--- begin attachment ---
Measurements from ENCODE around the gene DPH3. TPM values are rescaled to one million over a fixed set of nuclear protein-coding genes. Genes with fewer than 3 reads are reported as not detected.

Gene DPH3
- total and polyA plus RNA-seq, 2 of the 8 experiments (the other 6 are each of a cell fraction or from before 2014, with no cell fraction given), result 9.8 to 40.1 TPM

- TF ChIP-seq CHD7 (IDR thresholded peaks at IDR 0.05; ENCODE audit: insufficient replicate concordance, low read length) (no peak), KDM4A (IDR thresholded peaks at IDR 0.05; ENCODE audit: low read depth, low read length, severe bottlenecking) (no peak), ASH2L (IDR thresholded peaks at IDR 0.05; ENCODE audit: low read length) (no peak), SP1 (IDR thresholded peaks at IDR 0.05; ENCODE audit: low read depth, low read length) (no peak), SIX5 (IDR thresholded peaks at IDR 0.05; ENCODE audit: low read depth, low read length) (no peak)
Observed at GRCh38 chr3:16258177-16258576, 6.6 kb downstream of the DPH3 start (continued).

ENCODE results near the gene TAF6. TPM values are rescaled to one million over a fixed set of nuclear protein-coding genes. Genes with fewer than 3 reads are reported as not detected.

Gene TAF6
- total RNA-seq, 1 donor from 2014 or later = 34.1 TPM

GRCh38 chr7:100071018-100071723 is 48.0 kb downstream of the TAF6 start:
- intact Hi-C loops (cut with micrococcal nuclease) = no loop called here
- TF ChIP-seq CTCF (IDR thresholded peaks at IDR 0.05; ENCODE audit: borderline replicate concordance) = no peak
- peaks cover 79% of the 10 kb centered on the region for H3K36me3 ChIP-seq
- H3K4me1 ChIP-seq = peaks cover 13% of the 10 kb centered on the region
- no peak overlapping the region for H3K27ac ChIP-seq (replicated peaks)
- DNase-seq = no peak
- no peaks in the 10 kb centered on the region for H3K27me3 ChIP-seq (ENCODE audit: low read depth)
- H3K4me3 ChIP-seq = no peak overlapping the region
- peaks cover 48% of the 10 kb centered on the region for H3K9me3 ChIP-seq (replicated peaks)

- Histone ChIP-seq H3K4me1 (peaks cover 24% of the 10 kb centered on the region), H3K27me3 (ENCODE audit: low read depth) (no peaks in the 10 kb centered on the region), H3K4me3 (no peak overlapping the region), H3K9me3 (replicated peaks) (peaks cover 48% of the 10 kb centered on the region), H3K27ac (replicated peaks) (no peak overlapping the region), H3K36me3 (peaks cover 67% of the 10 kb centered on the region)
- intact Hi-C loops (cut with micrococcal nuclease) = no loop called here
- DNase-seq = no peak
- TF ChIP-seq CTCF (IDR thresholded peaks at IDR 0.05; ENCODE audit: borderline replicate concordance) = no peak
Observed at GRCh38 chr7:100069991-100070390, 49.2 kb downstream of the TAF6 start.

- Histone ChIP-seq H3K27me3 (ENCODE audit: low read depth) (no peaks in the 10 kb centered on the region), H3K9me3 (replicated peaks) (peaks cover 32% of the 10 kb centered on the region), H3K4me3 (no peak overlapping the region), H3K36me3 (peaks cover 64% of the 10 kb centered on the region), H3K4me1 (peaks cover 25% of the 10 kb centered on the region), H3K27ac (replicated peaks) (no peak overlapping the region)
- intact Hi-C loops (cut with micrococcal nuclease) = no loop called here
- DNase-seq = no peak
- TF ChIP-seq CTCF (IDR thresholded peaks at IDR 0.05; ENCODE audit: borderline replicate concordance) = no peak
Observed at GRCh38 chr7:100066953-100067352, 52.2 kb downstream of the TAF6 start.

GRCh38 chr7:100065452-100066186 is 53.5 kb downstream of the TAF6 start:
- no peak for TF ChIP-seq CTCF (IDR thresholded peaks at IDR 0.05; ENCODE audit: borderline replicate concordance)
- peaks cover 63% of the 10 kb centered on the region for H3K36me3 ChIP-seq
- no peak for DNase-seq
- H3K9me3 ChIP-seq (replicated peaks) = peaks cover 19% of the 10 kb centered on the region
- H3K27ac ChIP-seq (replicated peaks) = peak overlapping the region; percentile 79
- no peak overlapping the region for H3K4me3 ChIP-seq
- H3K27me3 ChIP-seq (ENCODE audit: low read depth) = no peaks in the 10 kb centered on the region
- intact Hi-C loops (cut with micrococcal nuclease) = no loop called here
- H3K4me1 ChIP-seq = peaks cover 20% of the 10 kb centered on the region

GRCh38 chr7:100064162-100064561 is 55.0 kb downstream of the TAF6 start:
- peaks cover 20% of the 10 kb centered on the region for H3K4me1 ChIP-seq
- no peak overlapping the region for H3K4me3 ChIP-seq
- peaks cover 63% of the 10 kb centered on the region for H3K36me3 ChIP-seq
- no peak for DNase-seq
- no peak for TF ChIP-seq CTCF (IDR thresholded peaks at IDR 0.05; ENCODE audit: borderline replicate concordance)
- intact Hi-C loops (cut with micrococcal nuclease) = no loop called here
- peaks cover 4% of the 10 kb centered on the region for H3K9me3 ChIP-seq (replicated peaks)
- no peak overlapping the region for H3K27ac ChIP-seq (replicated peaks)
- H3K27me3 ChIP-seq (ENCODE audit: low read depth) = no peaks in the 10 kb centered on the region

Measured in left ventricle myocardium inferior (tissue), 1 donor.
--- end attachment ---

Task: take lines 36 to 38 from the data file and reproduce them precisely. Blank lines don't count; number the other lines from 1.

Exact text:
- H3K27me3 ChIP-seq (ENCODE audit: low read depth) = no peaks in the 10 kb centered on the region
- intact Hi-C loops (cut with micrococcal nuclease) = no loop called here
- H3K4me1 ChIP-seq = peaks cover 20% of the 10 kb centered on the region